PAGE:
Wales’ Minister for Economy, Vaughan Gething, outlined four key priority areas the Welsh Government are working on to support the successful deployment of offshore wind in Wales.

In an address to delegates at Renewable UK’s annual Global Offshore Wind conference in London, he told delegates:

“Looking to the future, I believe both fixed and floating offshore wind could and should drive high value investment in manufacturing, engineering and operations and maintenance. We are working in partnership with both the UK Government and The Crown Estate as well as our other key partners to maximise this significant opportunity for the UK, and Wales is in a strong position to support, contribute and benefit.”

The Minister went on to outline the Welsh Government’s commitment to grid investment through their work on ‘Future Energy Networks for Wales’, which aims to give network operators and stakeholders a shared view on the infrastructure needed across regions to reach net zero. He also touched on the market need to provide investors with certainty on the long-term pipeline in the Celtic Sea, to drive investment in port infrastructure, and to work with partners across industry, trade unions and further and higher education to deliver the Net Zero Skills Action plan for Wales.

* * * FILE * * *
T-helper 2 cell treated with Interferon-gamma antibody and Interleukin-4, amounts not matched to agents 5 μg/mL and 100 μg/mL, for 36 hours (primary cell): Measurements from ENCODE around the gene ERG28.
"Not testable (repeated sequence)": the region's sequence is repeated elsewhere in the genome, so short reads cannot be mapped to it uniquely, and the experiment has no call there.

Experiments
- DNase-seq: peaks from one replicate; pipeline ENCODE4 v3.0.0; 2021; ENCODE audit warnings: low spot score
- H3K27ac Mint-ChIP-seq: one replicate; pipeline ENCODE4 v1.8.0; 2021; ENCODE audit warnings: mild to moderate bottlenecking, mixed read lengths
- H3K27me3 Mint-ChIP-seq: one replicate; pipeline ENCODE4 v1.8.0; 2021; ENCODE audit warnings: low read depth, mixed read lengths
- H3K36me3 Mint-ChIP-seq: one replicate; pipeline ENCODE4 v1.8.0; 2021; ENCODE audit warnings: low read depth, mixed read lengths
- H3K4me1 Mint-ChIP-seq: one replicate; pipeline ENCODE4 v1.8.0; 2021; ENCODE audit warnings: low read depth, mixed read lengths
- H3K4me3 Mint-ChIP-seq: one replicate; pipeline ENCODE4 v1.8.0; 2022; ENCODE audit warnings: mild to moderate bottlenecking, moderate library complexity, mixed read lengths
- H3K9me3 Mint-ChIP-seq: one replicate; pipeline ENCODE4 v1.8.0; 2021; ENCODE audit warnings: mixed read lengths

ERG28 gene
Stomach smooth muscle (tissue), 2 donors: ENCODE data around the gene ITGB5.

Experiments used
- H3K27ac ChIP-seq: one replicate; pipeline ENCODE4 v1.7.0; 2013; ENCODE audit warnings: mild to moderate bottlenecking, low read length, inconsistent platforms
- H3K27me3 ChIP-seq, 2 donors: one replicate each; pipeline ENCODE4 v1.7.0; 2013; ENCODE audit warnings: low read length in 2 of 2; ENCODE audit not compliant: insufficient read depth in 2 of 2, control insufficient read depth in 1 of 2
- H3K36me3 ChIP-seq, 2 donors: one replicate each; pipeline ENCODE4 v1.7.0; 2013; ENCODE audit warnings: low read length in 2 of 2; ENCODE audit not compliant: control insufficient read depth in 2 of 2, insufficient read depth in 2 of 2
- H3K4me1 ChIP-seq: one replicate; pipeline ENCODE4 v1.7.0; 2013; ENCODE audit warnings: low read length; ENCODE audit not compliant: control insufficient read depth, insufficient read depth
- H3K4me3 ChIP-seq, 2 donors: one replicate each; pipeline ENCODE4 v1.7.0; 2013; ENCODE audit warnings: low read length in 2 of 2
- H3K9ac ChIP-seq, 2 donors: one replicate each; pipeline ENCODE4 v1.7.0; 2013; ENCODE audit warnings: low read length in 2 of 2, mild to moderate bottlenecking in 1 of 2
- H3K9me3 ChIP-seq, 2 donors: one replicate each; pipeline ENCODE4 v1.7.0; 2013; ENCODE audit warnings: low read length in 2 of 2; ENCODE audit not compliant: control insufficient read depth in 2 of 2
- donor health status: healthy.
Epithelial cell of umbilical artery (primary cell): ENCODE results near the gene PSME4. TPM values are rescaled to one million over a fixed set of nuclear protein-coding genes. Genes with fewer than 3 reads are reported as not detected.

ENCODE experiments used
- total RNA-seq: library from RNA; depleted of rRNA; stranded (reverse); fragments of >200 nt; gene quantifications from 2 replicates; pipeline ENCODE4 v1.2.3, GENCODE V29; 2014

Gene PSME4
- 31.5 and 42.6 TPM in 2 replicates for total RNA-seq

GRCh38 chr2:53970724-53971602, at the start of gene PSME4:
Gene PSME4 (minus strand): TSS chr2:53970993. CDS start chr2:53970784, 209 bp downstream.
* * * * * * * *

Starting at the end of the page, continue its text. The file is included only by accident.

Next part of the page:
Responding to the Minister on a panel discussion addressing the roadmap to achieving a floating offshore wind target of 50GW by 2050, Jess Hooper, Director for RenewableUK Cymru said,

“With 80% of the world’s potential offshore wind resources in deeper waters, we must recognise floating wind as the enabler of our net zero and energy security ambitions. The Celtic Sea will play an increasingly significant role in that ambition, but this is still an industry in the early stages of development, and there remains significant barriers that must be addressed in parallel if we are to stay on track with decarbonising business, industry and wider society.”

Commenting on the UK FLOW Task Force, a body composed of industry leaders, senior Governmental officials and key stakeholders, Andy Reay, Head of Offshore Wind at Associated British Ports said:

“We welcome the taskforce working on a vision of how we build out to 2050, but we cannot wait another year for the £4bn of investment needed in our ports to start flowing. We need to pick some winners now and start spending.”


Scottish Power Renewables Gillian Noble, UK Managing Director for Offshore Development and Operations at Scottish Renewables, focused on how to drive market certainty, saying,

“The UK would suddenly become very attractive on the global market place if we had a leasing round stretching out to 2050.”




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